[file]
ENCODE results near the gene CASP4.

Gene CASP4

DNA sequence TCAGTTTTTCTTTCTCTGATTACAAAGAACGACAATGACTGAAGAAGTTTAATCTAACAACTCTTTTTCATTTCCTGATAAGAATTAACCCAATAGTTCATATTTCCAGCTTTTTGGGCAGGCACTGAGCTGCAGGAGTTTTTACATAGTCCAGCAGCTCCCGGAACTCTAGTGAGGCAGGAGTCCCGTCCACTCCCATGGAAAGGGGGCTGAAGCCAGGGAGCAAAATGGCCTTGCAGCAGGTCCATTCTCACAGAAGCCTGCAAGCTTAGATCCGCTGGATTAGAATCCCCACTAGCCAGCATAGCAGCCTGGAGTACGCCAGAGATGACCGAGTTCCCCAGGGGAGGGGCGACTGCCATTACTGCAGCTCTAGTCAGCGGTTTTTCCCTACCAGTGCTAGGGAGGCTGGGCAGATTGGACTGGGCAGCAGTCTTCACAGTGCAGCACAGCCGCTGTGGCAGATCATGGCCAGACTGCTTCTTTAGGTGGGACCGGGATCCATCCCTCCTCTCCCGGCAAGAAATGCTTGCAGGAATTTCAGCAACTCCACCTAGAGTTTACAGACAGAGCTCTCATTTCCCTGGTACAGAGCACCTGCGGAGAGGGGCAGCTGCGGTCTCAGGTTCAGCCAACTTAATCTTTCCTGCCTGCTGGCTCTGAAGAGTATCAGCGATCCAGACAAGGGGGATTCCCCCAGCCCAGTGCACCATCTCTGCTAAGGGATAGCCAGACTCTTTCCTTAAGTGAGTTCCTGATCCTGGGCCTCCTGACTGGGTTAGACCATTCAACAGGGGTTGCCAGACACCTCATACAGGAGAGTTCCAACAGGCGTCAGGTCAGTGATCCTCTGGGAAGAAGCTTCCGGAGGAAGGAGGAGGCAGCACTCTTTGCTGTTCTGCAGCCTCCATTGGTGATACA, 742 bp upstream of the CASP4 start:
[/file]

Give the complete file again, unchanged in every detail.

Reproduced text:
ENCODE results near the gene CASP4.

Gene CASP4

DNA sequence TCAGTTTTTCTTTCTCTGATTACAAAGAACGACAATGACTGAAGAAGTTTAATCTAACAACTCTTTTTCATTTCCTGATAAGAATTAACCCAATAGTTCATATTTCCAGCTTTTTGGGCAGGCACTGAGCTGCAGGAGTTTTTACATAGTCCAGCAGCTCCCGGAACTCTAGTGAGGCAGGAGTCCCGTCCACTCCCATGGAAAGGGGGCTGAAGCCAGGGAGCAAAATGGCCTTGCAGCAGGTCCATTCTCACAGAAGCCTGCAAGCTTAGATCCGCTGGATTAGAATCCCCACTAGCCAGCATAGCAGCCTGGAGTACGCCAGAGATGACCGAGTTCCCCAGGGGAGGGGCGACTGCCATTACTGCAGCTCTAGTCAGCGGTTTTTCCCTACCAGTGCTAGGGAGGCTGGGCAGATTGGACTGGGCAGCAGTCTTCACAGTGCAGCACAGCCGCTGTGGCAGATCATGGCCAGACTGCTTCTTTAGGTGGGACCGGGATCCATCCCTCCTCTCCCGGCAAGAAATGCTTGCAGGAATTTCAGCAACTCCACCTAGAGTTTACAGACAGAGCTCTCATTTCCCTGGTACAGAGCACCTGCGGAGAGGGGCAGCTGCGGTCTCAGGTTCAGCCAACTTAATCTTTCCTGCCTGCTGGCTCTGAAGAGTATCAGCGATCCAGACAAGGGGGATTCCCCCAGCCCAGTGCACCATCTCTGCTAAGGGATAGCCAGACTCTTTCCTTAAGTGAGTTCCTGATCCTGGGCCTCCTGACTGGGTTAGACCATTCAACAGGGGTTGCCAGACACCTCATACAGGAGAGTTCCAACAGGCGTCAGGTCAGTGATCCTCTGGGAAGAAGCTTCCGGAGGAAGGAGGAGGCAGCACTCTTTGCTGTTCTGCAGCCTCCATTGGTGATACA, 742 bp upstream of the CASP4 start: